Resolute India inch ahead

Resolute India inch ahead

Double strikes by Ishant, Jadeja help hosts take control after Aussies bright start

Resolute India inch ahead

Australian batsmen, it appeared, had done their ‘home work’ properly this time. But two double strikes, first from Ravindra Jadeja (3/56) and then from Ishant Sharma (2/41), left the tourists on a familiar terrain.

The change in weather – bright and humid as against the cloudy and chilly conditions on Thursday – also saw a distinct shift in Australia’s approach. Confused and diffident for most part of the Border-Gavaskar Trophy, the visitors finally showed attitude and aptitude in good measure to provide their side the best start of the tour.

The good work, however, was undone in the middle and final session as Australia, opting to bat first, ended Friday’s day two on 273/7 in 104 overs, a poor finish by any standard but more so given their 139-run partnership by the opening pair -- a fortuitous Ed Cowan (86) and David Warner (71). Steven Smith (58 batting) was holding fort for the visitors along with Mitchell Starc (20 batting).

Cowan, who was the beneficiary of Virat Kohli’s largesse at slip on at least two occasions, and Warner warded off both pace and spin threats quite effectively though there were a few edgy moments. There was some bounce and an occasional hint of movement for pacers Bhuvneshwar Kumar and Ishant and immediate turn for the spinners.

But a combination of luck and a lot more pluck saw Australia inch to 109 for no loss in a two-and-half-hour first session. Upon resumption, Warner was the first to go when the southpaw saw a Jadeja delivery climb up off his bat and pad for MS Dhoni to complete a simple catch in front of the batsman.

Having promoted himself to number three, skipper Michael Clarke showed a rare error in judgement, stepping out to defend the first delivery he faced but only to see the ball spin across him for Dhoni effect an easy stumping. This is fourth time the left-arm spinner has dismissed the Aussie captain in the last five innings.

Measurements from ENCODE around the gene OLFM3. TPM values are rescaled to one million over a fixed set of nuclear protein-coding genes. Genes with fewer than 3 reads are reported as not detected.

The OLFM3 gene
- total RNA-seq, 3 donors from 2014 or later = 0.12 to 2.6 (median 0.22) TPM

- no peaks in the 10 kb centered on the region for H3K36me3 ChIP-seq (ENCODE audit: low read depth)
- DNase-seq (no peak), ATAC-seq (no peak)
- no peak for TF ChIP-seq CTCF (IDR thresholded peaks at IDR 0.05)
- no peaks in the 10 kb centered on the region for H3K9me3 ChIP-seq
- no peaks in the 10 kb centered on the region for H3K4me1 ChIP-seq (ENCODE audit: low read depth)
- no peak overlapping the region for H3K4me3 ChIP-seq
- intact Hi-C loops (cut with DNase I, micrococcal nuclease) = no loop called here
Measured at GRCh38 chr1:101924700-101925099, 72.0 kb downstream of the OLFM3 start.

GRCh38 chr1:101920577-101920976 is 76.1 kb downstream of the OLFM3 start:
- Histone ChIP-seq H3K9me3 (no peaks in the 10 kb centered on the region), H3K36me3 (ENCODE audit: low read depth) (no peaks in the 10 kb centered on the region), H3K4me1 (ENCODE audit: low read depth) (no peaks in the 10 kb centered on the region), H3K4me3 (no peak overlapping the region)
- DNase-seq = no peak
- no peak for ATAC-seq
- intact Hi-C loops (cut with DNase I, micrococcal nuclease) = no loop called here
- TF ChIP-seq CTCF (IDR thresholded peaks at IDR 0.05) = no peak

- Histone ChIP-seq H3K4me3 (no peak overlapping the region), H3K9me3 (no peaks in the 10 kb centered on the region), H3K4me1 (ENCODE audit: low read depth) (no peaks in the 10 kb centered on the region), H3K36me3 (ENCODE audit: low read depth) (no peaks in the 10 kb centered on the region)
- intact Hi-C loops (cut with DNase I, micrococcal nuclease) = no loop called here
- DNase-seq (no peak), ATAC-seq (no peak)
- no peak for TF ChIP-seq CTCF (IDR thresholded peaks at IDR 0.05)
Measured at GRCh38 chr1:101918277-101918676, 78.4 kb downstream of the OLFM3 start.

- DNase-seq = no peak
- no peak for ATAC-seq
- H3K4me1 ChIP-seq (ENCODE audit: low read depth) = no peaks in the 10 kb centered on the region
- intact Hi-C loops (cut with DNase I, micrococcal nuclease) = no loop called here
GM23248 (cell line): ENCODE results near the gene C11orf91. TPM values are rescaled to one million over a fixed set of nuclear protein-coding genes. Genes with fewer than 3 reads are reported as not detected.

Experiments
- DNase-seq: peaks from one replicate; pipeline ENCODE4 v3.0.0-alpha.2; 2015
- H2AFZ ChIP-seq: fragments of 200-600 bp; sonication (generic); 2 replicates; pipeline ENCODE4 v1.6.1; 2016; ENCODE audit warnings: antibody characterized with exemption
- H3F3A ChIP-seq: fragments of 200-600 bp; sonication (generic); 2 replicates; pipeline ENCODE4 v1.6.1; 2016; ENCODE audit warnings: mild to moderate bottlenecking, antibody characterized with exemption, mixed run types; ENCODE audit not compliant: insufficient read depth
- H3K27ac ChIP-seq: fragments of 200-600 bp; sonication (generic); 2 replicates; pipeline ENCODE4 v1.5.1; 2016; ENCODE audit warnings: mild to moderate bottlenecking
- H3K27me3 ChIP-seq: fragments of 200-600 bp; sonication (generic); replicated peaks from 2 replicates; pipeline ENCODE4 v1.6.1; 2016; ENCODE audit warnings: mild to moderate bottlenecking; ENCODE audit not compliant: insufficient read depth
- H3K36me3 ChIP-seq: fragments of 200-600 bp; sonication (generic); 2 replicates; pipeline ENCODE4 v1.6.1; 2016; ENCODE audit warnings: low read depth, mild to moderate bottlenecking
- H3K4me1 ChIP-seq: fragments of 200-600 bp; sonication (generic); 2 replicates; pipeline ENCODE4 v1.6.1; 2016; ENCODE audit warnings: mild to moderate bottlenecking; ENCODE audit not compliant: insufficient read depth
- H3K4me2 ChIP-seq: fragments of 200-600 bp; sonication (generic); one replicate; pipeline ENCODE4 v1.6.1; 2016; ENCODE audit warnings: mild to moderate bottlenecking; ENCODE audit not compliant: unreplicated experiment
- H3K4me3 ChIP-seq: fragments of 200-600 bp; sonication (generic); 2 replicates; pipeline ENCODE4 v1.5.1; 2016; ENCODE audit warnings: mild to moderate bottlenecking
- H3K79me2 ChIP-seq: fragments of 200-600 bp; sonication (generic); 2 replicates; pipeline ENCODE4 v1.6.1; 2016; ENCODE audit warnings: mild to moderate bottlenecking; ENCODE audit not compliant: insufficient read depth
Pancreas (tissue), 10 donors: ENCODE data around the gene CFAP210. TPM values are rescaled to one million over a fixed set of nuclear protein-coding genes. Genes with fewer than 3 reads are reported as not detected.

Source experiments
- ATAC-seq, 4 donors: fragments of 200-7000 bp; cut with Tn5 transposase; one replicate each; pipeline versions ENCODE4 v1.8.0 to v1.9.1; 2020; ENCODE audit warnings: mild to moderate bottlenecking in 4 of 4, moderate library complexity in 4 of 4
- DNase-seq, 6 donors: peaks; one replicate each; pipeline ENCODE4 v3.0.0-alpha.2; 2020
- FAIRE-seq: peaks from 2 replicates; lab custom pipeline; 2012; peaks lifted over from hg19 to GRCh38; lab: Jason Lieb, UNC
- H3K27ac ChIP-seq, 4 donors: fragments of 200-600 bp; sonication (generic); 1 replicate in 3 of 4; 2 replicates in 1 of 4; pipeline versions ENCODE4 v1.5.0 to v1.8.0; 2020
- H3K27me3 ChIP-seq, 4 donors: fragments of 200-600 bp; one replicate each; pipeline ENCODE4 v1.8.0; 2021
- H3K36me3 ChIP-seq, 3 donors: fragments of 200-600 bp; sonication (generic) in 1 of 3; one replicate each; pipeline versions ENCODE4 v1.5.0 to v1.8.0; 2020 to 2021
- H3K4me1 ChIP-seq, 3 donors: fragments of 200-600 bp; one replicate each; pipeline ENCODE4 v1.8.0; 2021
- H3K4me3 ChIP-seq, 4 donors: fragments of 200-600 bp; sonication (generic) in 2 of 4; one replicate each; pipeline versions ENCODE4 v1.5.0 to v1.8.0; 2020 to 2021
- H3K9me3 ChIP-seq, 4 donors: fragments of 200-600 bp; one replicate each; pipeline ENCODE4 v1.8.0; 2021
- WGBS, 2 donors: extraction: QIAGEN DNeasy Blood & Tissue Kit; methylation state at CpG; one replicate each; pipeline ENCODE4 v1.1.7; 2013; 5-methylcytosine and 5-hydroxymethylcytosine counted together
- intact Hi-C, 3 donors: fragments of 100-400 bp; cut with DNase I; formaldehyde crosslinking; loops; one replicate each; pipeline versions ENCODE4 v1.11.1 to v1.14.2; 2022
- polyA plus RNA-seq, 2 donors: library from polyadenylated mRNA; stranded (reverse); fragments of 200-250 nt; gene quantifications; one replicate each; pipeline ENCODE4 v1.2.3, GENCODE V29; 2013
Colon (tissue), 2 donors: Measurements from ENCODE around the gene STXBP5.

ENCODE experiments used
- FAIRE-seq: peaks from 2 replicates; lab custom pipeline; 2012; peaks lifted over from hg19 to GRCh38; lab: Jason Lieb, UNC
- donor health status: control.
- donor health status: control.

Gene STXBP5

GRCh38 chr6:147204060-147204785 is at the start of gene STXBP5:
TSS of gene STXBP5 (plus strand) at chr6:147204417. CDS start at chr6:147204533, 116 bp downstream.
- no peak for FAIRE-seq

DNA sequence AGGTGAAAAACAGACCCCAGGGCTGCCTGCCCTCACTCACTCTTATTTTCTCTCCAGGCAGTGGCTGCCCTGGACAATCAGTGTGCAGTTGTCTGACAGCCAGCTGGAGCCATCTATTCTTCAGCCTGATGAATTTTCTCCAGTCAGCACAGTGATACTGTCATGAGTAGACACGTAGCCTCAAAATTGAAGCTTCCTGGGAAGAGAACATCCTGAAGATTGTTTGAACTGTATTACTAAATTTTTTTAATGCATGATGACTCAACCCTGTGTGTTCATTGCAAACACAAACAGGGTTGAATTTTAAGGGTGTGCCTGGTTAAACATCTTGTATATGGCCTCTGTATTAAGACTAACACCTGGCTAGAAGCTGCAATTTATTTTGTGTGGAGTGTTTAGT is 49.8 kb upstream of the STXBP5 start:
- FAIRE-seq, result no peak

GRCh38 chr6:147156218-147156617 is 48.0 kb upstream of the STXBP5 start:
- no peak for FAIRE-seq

The two successive dismissals put Australia on the back foot and Phil Hughes’ arrival to the crease may not have inspired any confidence in the visiting camp. The walking wicket that he has become, the left-hander spent over half an hour and faced 31 balls before handing his wicket to Ojha for a 31-ball two, once again failing to negotiate a ball drifting down the leg. Hughes’ ill-at-ease stint in the middle yielded only 12 runs in 11.3 overs for the third wicket with Cowan as Australia lost the momentum.

Smith, included in the side as a specialist batsman, did no harm to his cause by rattling a confident half-century to hold Australia from completely falling apart. His 47-run association for the fourth wicket seemed to be getting his team back on track but R Ashwin struck to end Cowan’s stay with a classical off-spinning delivery which turned and took the edge as the batsman tried to put it down. Kohli finally atoned for his mistakes by pouching the straight-forward chance.   

Ashwin probably bowled a lot better than the other two spinners –Pragyan Ojha, a surprise replacement for Harbhajan Singh, and Jadeja – but his figures (1/64) for the day won’t do much justice to his efforts. Not much went in favour of Ishant either for better part of the day. Bowling as well as he has ever, the paceman was nippy and had the batsmen thinking, getting the odd ball to jump and cut back sharply.

Despite three probing spells he had nothing to show in the wickets’ column but with a hint of reverse swing, Dhoni, who didn’t opt for the new ball, backed the lanky pacer to do some damage. Reintroduced in the 92nd over, Ishant struck gold with two wickets in three balls in his second over after return. There was an element of luck in the dismissal of Brad Haddin, who dragged a widish delivery on to his stumps, but his ball to scalp Moises Henriques was a ripper as it swung into the right-hander sharply before crashing into the stumps off his pads.

Jadeja continued to prove his detractors wrong by providing crucial breakthroughs. After the twin scalps of Warner and Clarke, he accounted for Peter Siddle towards the end of day’s play to provide the home team a bright chance of making a match of it in the next three days.     

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